A Special Weather Statement Was Issued For Ontario Today & Here's What You Need To Watch For
Not the day to take cute foliage pics.
Environment Canada (EC) issued weather alerts for several parts of Ontario on Wednesday morning as the province braces itself for gusty winds and thunderstorms.
The special weather statements warn that wind gusts of up to 90km/h or higher could cause widespread damage and power outages throughout the day for at least 30 regions, including Toronto, Windsor, Waterloo and Parry Sound.
Additional wind warnings have also been issued for the Bruce, Huron, and Manitoulin regions.
"Gusty winds can damage soft shelters, tents and awnings at outdoor events," EC warns. "Loose objects may be tossed by the wind and cause injury or damage. High winds may result in power outages and fallen tree branches."
The nasty weather is the result of a pattern of strong winds developing ahead of a cold front, and those gusts won't ease off until this evening when the cold air mass moves out of the province, The Weather Network (TWN) reported.
TWN stated that the incoming system will bring downpours to regions located alongside Lake Huron and southwestern Ontario through the early hours of the day.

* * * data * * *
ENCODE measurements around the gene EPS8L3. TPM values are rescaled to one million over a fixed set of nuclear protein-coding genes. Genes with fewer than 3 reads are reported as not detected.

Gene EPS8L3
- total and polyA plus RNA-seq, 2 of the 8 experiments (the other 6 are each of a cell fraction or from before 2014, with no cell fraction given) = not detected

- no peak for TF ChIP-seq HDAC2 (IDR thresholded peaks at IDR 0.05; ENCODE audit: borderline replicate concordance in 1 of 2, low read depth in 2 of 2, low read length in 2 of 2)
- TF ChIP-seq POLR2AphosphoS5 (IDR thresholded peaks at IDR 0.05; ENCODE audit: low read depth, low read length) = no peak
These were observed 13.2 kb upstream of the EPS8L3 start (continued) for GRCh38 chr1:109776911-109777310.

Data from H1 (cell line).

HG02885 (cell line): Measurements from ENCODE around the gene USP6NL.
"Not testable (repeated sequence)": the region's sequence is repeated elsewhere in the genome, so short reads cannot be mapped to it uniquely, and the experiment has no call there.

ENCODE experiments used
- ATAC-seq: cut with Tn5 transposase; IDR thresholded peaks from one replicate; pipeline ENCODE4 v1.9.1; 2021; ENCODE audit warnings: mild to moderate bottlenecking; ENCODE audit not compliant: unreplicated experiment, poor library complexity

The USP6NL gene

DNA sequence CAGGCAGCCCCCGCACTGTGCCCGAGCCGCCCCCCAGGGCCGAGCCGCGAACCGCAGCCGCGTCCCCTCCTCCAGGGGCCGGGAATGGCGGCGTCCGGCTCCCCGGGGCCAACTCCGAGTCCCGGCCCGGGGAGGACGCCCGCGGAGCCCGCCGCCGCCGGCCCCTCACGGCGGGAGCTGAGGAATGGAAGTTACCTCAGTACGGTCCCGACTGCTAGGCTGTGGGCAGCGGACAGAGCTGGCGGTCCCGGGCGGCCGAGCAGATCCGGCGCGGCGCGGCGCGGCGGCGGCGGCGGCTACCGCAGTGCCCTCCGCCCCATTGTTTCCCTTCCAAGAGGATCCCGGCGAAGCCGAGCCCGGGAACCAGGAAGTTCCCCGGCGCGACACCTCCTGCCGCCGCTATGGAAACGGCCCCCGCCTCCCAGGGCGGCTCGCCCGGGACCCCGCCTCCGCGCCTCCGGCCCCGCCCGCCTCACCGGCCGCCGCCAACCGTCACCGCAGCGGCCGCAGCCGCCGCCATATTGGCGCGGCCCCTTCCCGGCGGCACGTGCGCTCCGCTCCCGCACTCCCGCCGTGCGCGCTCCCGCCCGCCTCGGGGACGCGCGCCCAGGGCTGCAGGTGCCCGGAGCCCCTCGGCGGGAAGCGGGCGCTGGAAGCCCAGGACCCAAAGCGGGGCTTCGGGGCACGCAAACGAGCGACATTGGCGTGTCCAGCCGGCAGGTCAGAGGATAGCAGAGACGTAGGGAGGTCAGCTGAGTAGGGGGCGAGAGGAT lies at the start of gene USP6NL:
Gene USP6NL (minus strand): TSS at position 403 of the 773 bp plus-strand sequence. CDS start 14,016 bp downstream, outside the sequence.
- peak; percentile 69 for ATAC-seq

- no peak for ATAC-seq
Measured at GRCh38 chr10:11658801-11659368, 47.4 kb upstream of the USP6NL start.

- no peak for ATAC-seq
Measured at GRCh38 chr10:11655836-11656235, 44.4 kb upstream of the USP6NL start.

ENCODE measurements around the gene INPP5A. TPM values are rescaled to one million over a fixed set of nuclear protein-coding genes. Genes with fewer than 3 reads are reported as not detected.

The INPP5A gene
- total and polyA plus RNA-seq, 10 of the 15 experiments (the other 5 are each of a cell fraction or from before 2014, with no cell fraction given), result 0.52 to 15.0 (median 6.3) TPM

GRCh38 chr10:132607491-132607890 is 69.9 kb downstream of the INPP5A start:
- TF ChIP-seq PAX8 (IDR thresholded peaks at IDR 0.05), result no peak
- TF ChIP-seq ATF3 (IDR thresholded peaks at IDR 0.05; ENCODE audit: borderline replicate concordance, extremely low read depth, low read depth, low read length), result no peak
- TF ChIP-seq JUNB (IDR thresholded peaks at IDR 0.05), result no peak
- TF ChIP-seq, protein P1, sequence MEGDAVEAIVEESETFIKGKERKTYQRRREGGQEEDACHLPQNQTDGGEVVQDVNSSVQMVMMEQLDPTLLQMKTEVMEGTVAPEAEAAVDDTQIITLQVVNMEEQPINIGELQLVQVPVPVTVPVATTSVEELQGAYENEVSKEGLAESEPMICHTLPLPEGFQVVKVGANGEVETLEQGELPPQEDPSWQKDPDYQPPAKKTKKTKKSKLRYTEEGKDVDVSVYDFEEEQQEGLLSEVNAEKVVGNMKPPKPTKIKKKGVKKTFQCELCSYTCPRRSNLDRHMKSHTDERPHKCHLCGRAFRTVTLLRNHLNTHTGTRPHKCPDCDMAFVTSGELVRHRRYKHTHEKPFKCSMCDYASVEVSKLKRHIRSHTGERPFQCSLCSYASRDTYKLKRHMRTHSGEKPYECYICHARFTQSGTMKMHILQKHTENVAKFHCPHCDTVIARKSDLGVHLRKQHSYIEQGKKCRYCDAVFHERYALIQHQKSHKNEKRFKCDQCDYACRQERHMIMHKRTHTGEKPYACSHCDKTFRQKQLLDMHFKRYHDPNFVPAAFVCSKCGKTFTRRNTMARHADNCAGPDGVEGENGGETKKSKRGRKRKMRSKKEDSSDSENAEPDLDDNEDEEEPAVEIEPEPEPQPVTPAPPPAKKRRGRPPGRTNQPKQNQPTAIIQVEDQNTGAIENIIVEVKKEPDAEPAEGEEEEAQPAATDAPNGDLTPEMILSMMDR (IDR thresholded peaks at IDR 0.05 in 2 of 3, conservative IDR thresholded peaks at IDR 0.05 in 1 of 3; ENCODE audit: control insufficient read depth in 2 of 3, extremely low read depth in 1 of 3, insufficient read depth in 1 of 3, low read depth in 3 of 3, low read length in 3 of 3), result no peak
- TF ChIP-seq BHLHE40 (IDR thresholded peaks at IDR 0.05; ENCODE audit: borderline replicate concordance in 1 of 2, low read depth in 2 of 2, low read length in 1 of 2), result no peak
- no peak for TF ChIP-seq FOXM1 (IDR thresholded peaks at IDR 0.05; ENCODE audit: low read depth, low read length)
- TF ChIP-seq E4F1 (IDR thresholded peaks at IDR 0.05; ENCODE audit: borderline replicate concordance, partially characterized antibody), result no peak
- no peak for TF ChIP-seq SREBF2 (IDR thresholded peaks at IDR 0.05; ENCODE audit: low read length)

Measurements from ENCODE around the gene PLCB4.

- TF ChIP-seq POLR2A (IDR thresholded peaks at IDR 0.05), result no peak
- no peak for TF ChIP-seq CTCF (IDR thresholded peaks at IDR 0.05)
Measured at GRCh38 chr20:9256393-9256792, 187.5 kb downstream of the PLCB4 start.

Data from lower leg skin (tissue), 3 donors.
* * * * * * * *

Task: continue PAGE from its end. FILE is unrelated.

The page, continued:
Southern areas, such as London, are expected to receive between 10 to 20 millimetres of rain, while more northern regions could get up to 40 millimetres.
Thankfully, the peak risk period for thunderstorms won't be until overnight on Wednesday.
Overall, residents will want to have an umbrella handy on Wednesday and give themselves extra time to commute, as driving conditions will be less than ideal.
However, the eastern part of the province will likely see some heavy rain on Thursday.
When will it snow in Ontario?
Snow showers will sweep across northwestern Ontario this week, with areas such as Peawanuck and Fort Hope expected to see 1 centimetre of snow or less this week. The latter could see accumulation by as early as Thursday.
The Farmer's Almanac predicts a colder and snowier winter than usual for the province this year, thanks to low sunspot activity and a weak El Niño.
This article's cover image was used for illustrative purposes only.